I thank you for replying, especially in view of the fact that my experience could perhaps follow parallel results in your own. We each all resolve our personal conflicts in ways which we see as best-served. In my case, it happened long ago, 1986. But not to be forgotten, either. Since then, my sister, after a lifetime of claims that she had been "cheated" because our folks sold my wife & I the house I was born in for "less than it was worth". Over the ensuing years I was reprimanded many times, even queried as to when "will that money be paid back"?

    The final deliberations took place in the very hospital my sister had been born in 65 years earlier. She lay on her deathbed there, in suburban Chicago, her two sons, my nephews there, having travelled from AZ and KS, and as I turned to leave, with return air ticketing to AZ, my sister called me back to her bedside. She said, "Good-bye, Frank, and grasped my hand." I said, "Now, I'll be seeing you back at home soon". She had never before in my lifetime taken my hand. Did she know, feel somehow, during that moment, that a scant hour later, as I walked to board my flight back to Phoenix, my name would be called, my wife in AZ was on the line, my sister was dead.

    The sister alienated from me during our entire adult lifetime, over issues of MONEY. Her second-born, my nephew Mike, now 66, retired from many years of advising students in Flagstaff, AZ, at both Northern Arizona University and Coconino Community College, relives many of those early experiences when we get together. He and I are close, as his brother, Dan and I once were, even closer. MONEY, came between Dan & I, his new spendthrift wife buying him into the poorhouse.

    Thus, further descriptive notation of a highly dysfunctional family operation, which over 40 or more years of such dithering, STILL cannot meet up face to face. Frank
     
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  7. Sheldon Scott

    Sheldon Scott Very Well-Known Member
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    Medicare will probably pay you as caretaker for your mother if she qualifies and it sounds like she would. Of course your sister might try to claim she is the caretaker. Youi might quietly check with medicare and/or your mother's doctor.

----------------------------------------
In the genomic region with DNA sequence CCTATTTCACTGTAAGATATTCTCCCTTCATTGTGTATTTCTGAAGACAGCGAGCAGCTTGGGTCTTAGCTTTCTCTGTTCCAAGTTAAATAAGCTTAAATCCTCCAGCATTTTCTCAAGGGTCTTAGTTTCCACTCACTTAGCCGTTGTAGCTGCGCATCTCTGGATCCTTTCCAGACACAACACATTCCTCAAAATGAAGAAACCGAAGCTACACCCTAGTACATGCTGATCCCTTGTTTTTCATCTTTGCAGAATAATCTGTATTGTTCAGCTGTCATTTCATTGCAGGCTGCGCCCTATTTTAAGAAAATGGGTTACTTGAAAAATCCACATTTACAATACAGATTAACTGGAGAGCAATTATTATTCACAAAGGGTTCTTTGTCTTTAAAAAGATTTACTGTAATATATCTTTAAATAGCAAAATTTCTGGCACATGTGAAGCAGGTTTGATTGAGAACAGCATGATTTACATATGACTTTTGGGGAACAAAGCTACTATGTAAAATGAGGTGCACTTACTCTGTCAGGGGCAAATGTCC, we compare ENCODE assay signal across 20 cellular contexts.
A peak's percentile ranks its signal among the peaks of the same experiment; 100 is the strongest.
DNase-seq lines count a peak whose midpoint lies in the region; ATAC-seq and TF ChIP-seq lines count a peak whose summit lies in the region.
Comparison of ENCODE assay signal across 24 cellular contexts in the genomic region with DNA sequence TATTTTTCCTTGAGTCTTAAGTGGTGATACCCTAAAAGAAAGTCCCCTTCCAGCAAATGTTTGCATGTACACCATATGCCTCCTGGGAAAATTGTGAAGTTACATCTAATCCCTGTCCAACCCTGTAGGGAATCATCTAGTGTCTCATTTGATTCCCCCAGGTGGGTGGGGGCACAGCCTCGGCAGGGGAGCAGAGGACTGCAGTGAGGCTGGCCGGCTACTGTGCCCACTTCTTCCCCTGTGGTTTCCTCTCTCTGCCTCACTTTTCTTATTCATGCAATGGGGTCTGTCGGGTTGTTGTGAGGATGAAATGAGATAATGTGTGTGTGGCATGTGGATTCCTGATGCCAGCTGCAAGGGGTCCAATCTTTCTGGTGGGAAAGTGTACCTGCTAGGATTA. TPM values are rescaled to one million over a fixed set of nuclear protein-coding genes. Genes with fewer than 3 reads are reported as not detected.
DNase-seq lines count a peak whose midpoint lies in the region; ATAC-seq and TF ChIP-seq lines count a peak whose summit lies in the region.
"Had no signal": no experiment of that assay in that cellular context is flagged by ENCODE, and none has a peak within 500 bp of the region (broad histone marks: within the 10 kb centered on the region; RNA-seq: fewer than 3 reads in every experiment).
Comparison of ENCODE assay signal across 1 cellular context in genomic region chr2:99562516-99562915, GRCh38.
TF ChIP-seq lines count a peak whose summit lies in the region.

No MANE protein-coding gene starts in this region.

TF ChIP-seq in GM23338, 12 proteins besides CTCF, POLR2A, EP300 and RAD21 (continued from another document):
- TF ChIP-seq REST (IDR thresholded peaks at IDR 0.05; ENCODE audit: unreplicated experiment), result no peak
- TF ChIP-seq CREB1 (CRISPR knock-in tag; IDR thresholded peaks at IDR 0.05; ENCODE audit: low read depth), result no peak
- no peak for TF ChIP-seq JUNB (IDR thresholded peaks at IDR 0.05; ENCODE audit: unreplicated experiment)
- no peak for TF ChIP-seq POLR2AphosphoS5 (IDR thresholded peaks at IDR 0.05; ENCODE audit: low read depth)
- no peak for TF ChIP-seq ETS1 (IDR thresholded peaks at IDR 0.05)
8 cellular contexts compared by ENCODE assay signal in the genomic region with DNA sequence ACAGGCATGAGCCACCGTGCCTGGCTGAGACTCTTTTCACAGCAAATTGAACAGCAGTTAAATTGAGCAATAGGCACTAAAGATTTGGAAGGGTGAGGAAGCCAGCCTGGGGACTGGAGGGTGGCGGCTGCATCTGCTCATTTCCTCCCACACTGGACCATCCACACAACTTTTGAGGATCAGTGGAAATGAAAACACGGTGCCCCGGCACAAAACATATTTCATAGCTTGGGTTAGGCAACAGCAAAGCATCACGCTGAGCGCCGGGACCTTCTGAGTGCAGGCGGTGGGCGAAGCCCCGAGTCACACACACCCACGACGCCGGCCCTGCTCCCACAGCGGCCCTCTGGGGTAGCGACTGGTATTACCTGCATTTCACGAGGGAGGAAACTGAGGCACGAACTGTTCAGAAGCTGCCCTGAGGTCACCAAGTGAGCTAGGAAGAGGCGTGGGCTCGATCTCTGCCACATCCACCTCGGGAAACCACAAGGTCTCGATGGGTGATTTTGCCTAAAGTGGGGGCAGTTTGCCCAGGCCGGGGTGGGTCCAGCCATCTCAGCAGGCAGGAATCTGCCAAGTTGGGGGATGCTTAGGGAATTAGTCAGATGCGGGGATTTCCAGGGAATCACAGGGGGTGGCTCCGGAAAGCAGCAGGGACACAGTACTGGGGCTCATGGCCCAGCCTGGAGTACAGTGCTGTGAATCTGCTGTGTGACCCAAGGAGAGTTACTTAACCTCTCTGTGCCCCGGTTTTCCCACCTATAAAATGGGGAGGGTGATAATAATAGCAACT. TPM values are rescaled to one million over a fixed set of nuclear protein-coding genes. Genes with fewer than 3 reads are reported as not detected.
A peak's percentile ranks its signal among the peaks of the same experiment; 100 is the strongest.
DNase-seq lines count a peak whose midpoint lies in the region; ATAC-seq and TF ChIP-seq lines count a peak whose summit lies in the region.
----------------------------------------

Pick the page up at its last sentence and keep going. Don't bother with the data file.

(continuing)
The rent situation is a tough one. Is your sister charging your mother rent?
     
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  8. Von Jones

    Von Jones Very Well-Known Member
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    @kingsman
    Okay, here are some options:

    (1) Pay your sister or
    (2) Find a place close by to continue caring for your mother by making arrangements with your sister.

    To consider anything else would only cause dissention between you and your sister losing sight of caring for your mother.
     
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  9. Nancy Smith

    Nancy Smith New Member
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    I'm unclear on your living arrangement. Is the house your sister's house or your mother's house or is it being rented from someone else?

    If your mother owns the house, your sister has no right to tell you to pay anything.
    If someone else owns the house, read the contract to see if it stipulates that additional people must pay to live in the house.
    If your sister owns the house, you should pay her, but have a discussion about getting paid to take care of your mother if your sister manages her money.

    Lastly, you need to sleep on a bed and take care of yourself. Neglecting your health for another ends up with your health declining and being unable to help others.
     
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  10. Kitty Carmel

    Kitty Carmel Well-Known Member
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    Can you and your mother move out? If your mother has no assets she may qualify for low income housing. There are even two bedroom units. That would be a good way to get away from your sister and stick it to your sister who I am sure is enjoying your mothers income. In my state family can get paid for taking care of a dependent family member. I'd try to get out of that house and away form your sister. This is not a good environment.